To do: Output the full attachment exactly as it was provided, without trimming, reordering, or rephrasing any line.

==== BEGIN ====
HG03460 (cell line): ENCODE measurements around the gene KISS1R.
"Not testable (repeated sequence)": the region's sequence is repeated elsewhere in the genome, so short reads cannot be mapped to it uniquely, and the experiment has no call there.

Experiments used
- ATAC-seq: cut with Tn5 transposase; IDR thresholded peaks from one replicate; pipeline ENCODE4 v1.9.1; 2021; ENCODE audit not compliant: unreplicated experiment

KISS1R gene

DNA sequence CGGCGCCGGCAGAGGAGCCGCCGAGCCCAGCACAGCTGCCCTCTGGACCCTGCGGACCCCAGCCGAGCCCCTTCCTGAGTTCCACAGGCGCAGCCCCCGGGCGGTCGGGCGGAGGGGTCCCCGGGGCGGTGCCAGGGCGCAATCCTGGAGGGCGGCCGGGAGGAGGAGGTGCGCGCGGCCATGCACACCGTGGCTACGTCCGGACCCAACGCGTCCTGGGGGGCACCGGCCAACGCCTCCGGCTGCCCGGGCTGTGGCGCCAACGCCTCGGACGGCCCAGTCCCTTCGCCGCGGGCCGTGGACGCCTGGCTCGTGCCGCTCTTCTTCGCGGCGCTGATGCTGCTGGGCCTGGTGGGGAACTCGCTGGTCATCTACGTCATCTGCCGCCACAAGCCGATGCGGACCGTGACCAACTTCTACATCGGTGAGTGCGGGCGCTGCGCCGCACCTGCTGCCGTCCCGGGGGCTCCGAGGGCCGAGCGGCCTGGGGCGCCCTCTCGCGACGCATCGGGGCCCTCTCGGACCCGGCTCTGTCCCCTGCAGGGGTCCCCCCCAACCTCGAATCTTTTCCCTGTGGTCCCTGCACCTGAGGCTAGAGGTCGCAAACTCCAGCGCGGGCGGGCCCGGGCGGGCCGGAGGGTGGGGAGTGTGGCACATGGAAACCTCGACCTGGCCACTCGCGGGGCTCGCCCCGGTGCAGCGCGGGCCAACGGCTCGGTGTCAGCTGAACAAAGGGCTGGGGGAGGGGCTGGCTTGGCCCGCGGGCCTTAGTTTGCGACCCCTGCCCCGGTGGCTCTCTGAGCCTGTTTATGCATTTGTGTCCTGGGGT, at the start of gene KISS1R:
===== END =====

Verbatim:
HG03460 (cell line): ENCODE measurements around the gene KISS1R.
"Not testable (repeated sequence)": the region's sequence is repeated elsewhere in the genome, so short reads cannot be mapped to it uniquely, and the experiment has no call there.

Experiments used
- ATAC-seq: cut with Tn5 transposase; IDR thresholded peaks from one replicate; pipeline ENCODE4 v1.9.1; 2021; ENCODE audit not compliant: unreplicated experiment

KISS1R gene

DNA sequence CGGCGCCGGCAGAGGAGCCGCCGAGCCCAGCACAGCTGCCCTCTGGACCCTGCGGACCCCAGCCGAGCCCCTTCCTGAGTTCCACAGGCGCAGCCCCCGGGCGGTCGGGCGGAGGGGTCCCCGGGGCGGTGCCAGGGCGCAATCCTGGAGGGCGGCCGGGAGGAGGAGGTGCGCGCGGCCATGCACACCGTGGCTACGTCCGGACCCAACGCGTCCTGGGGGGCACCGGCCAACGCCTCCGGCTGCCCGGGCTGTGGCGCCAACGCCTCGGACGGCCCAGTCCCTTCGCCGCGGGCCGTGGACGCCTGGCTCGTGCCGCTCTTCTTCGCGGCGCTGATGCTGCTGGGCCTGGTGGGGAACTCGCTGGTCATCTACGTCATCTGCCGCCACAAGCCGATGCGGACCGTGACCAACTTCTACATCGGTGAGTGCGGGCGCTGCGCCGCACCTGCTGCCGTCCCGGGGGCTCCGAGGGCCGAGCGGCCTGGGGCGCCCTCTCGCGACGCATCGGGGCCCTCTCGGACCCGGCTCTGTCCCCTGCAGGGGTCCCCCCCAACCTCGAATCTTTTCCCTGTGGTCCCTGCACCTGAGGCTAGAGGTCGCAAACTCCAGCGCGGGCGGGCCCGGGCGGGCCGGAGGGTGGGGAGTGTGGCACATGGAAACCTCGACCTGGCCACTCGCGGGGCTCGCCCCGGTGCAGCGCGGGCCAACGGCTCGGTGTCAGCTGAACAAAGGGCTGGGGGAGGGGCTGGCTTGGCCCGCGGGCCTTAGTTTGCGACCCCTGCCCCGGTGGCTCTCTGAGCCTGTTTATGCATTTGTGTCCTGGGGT, at the start of gene KISS1R: